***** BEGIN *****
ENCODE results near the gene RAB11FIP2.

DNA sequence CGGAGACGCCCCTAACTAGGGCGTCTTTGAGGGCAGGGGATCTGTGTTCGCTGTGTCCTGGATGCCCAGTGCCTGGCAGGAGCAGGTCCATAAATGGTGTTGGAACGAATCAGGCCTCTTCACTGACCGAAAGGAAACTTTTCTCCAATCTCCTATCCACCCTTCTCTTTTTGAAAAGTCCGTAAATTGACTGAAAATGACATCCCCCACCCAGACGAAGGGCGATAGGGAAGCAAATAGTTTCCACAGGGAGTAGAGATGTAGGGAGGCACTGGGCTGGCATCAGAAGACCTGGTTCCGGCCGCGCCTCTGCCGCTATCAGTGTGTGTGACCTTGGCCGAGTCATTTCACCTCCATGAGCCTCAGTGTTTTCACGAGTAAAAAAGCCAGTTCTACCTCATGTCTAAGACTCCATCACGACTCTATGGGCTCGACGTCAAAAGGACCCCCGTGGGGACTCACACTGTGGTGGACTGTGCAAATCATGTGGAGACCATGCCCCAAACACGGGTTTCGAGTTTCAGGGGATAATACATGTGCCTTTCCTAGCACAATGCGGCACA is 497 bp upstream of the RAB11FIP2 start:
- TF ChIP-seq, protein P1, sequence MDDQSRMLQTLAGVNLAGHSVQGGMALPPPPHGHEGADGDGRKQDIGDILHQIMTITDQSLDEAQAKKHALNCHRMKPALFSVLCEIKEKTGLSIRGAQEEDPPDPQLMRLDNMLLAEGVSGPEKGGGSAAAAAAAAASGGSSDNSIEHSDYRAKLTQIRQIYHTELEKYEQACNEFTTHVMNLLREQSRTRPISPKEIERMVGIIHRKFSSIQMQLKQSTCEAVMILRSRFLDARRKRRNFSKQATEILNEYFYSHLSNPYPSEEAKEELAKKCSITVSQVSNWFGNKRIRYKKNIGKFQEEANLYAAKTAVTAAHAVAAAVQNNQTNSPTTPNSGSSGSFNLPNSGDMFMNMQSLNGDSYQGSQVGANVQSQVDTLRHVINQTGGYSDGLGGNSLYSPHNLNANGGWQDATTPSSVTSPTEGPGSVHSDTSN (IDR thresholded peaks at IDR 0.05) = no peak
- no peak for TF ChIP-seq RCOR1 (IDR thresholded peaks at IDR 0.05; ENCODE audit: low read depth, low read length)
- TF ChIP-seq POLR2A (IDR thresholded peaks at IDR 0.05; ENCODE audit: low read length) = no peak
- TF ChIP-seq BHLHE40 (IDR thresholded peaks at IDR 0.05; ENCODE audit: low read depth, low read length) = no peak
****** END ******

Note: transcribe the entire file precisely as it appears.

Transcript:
ENCODE results near the gene RAB11FIP2.

DNA sequence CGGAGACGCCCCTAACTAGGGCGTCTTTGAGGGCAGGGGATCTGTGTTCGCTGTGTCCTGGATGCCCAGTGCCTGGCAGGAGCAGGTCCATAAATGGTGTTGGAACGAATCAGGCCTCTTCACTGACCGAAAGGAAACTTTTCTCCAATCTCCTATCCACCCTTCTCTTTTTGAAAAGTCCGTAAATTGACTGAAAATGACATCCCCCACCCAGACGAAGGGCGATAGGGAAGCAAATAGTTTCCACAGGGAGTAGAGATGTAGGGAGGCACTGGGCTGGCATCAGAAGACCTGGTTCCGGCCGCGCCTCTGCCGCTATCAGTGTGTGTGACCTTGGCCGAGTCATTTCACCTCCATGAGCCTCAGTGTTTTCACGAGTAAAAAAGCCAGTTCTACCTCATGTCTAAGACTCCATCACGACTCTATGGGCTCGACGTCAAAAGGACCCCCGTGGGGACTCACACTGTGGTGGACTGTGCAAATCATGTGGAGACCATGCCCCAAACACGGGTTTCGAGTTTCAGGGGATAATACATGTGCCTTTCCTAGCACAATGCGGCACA is 497 bp upstream of the RAB11FIP2 start:
- TF ChIP-seq, protein P1, sequence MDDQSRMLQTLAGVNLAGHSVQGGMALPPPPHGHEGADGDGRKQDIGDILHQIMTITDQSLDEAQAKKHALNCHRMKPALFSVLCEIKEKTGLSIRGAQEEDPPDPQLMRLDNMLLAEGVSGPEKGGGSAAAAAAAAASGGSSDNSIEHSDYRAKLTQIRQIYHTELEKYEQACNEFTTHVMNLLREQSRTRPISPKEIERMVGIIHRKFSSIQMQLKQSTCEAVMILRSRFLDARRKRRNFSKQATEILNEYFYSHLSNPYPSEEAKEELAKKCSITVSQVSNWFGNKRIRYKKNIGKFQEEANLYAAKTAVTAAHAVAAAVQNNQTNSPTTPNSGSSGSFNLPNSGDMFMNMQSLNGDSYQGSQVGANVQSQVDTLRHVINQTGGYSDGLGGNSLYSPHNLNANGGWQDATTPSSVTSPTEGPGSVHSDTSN (IDR thresholded peaks at IDR 0.05) = no peak
- no peak for TF ChIP-seq RCOR1 (IDR thresholded peaks at IDR 0.05; ENCODE audit: low read depth, low read length)
- TF ChIP-seq POLR2A (IDR thresholded peaks at IDR 0.05; ENCODE audit: low read length) = no peak
- TF ChIP-seq BHLHE40 (IDR thresholded peaks at IDR 0.05; ENCODE audit: low read depth, low read length) = no peak